Archive for November, 2012

Years ago I met a psychologist who emphasized to me the importance of distinguishing our thoughts from our feelings. Thoughts versus Feelings.

His point was twofold.

First, that we all too commonly confuse the two, and do so too easily. We tend to speak, without really realizing it, in terms of our feelings: “I feel that…..”, or “I feel like….” for example. Statements that begin with this terminology in actuality describe thoughts, judgments, or beliefs and are not feelings or describing emotions.

Second, that our feelings – emotions – are vitally important, and should be given their due credit and place. People often subjugate feelings to the expression of their beliefs or thoughts, but in doing so they ironically identify the very statement as one of emotion. The result is an inaccurate description and an inappropriate subjugation of an important human characteristic.

To properly, successfully separate these two, he explained, is to not only express ourselves more accurately, but to understand ourselves better. And not only those, but also to recognize the importance of both – our judgments, our thoughts, but also our associated feelings – emotions – that accompany those thoughts and beliefs.

Now to the point of application.

In political terms – in the American political experience of this past year, and culminating on November 6th, this has been an intensely emotional year for all people even remotely interested in future our good country.

We have been witness to, perhaps even been party to very emotional scenes which presumably come from deep wells of strong conviction.

I would argue that if our points – whether “left” or “right”, as it were, liberal, conservative, Republican, Progressive, Libertarian, or Democratic, humanitarian, individualist, Tea Partier, “Green” or Socialist (not to mention the myriad other angles and flavors of political or philosophical persuasion) – can be, nay, SHOULD be made largely devoid of emotion.

Here’s the test, and it is a personal and individual test:

If your argument is right, or if you believe it is right, and if it is reasonable if not preferable, or at least if you firmly believe it to be so; if it is good enough, and if you are absolutely confident in its validity; that it could possibly be, or even ought to be acceptable to the vast majority, then it must not require the emotional element. I recognize this is not science, but it is a form of political science. If our positions are valid, then they must stand as valid without the destructive emotions that all too often overtake our thoughts and beliefs.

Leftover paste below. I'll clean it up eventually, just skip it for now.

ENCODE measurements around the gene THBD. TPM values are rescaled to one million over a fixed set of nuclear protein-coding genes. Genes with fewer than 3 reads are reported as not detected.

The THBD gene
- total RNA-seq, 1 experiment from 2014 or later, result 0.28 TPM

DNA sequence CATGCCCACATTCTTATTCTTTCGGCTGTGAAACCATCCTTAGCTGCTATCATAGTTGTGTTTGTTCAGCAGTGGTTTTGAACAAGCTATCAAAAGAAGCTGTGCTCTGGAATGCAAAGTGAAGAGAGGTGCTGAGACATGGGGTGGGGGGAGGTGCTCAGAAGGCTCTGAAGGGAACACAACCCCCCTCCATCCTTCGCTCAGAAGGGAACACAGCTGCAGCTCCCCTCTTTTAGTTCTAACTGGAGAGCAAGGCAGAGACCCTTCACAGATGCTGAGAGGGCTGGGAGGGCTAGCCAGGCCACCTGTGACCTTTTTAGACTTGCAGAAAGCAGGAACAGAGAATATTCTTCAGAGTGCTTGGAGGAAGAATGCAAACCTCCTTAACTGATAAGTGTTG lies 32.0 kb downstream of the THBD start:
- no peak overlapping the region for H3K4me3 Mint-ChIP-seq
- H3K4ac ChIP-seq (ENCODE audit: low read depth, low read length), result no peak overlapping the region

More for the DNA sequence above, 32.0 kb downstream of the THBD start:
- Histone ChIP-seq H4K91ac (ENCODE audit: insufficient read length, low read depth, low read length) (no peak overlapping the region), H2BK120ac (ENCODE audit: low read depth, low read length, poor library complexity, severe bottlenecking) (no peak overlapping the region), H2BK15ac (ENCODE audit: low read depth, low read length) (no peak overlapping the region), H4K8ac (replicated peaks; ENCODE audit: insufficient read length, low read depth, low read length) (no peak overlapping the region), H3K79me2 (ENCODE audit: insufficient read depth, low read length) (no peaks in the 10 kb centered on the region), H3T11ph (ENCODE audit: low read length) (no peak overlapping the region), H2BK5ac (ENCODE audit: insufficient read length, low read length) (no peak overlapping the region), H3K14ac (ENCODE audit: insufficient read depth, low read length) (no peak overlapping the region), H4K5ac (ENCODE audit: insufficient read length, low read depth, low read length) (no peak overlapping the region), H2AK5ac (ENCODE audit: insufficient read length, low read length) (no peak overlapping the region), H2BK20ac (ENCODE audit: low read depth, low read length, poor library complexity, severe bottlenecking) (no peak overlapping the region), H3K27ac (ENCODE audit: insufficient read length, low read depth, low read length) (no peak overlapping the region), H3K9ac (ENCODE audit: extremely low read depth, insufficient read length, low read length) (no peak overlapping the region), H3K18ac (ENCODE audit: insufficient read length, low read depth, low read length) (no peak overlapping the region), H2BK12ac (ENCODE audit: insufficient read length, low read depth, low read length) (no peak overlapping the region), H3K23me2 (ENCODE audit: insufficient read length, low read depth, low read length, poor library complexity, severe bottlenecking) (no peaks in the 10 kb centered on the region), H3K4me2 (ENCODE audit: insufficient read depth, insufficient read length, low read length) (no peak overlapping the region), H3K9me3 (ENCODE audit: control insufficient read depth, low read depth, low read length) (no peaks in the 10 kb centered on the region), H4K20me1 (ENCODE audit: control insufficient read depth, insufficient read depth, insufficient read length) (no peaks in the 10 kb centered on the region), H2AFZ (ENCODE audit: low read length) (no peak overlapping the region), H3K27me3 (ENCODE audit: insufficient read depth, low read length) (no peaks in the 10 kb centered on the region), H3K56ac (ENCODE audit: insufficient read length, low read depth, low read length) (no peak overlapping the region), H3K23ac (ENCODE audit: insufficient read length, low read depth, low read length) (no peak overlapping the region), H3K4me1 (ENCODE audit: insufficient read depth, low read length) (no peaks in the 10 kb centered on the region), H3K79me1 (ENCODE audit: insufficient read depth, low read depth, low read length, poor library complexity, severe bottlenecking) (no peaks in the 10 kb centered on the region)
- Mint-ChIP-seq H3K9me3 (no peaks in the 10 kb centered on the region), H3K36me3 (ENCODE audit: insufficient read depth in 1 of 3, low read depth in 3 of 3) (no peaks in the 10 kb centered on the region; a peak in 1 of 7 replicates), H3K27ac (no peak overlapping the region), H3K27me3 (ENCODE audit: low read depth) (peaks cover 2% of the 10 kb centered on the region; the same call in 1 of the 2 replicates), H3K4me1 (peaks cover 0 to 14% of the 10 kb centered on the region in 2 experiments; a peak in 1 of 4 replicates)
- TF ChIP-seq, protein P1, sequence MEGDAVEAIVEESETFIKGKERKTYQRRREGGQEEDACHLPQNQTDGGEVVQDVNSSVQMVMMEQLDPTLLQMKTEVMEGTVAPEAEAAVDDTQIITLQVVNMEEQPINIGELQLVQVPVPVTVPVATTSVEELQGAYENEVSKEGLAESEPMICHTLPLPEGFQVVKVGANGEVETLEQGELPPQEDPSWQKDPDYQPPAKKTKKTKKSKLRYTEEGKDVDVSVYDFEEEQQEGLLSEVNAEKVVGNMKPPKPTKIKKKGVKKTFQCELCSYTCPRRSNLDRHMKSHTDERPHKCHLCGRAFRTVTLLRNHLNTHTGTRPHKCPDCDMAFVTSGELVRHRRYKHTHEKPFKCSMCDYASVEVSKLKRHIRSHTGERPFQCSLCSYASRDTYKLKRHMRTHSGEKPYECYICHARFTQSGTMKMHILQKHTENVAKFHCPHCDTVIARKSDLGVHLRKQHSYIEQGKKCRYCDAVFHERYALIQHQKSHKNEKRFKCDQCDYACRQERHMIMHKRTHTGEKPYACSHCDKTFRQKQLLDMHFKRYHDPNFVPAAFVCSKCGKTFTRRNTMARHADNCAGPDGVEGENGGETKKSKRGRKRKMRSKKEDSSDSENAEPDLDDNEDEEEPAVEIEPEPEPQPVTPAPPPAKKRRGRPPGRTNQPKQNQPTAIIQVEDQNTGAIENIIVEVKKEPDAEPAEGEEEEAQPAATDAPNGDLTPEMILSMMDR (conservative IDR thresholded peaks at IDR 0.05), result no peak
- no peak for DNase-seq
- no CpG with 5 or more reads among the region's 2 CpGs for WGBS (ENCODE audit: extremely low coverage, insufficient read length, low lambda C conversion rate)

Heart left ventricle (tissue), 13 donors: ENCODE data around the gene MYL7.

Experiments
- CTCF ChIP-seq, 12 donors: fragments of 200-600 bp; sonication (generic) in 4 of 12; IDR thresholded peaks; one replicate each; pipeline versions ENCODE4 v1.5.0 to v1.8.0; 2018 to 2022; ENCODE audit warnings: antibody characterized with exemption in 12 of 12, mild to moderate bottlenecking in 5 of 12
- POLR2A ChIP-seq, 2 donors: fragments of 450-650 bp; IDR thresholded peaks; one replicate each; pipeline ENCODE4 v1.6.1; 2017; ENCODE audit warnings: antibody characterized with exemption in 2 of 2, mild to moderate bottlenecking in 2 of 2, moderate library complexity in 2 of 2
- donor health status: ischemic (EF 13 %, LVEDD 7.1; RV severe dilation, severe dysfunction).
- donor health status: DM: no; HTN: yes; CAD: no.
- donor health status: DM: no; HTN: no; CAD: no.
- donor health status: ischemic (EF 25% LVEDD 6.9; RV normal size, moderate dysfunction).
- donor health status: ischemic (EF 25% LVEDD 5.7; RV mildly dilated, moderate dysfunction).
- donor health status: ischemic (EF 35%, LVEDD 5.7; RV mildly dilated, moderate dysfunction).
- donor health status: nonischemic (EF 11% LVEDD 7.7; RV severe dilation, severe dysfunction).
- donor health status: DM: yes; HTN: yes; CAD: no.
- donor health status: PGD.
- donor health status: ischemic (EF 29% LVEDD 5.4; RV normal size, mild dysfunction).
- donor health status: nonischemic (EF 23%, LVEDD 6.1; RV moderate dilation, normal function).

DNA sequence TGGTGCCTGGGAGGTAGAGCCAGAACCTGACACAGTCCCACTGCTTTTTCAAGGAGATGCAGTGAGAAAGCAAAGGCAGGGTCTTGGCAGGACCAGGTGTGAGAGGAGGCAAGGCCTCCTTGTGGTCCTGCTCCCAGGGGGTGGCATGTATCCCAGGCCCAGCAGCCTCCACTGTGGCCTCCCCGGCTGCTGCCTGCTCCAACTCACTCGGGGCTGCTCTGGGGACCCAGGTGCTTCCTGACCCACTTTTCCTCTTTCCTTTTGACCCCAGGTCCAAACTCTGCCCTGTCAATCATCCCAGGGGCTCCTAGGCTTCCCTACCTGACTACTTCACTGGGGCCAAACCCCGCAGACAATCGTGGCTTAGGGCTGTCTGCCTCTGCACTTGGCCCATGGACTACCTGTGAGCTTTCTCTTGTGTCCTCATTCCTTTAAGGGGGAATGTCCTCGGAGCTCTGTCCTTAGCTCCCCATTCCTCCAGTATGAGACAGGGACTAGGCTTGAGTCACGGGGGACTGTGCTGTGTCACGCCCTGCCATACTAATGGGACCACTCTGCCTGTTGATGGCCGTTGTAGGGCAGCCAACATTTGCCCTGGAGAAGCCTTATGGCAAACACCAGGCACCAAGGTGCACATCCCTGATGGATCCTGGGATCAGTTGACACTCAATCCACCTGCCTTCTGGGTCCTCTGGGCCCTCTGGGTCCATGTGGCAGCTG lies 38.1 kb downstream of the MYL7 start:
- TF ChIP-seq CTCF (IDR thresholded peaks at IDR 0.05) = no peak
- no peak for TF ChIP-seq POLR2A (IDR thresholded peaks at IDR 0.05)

The statements I would encourage people to strive for would first describe a thought or belief, then an emotion would be attributed to it. It might sound something like this: “I think that the president’s tax plan for the wealthiest people in our country is bad, and I feel angry about it.” Or “I believe the president’s healthcare plan is the best method for meeting our country’s health insurance challenges, and I feel good about it.”

If your argument is good – well-assembled and rational, it will not require name-calling, threats, hate, violent outbursts or permanent divisions among us. It can, obviously, and does. But that is only because of our individual levels of self-control, self-discipline. This past year I personally witnessed this to an extreme in liberal talk radio and much social media commentary. Especially surprising was the ugliness of – and not insignificantly, unconstitutional attitude of religious (and racial) discrimination and worse, bigotry. I thought we were beyond it. That has been a hard and sad lesson for me personally this election cycle. And I witnessed it – less in my view – from the Right as well, even as late as post-election. Regardless of our personal perspectives, there can be no mistaking that “Both Sides” have done it and witnessed it.

It is worth considering that those who are convinced will remain convinced. Those who are not, those who ride the fence, perhaps to our bewilderment and frustration, are the ones who deserve a peaceful, persuasive and rational conversation. Let us come reason together in peace. Regardless of your personal angle, seek to persuade peacefully. If you cannot, or choose not, consider the bigger picture of life first. If I have been told what I have said on occasion is “utter tripe”, then consider whether it was presented in a tone of emotion – of anger or hate expressed, or by way of dispassionate inquiry. We all make mistakes; I do not have enough digits between myself and family members to borrow from to count. But if an argument or question is valid, then it can be presented dispassionately and peacefully.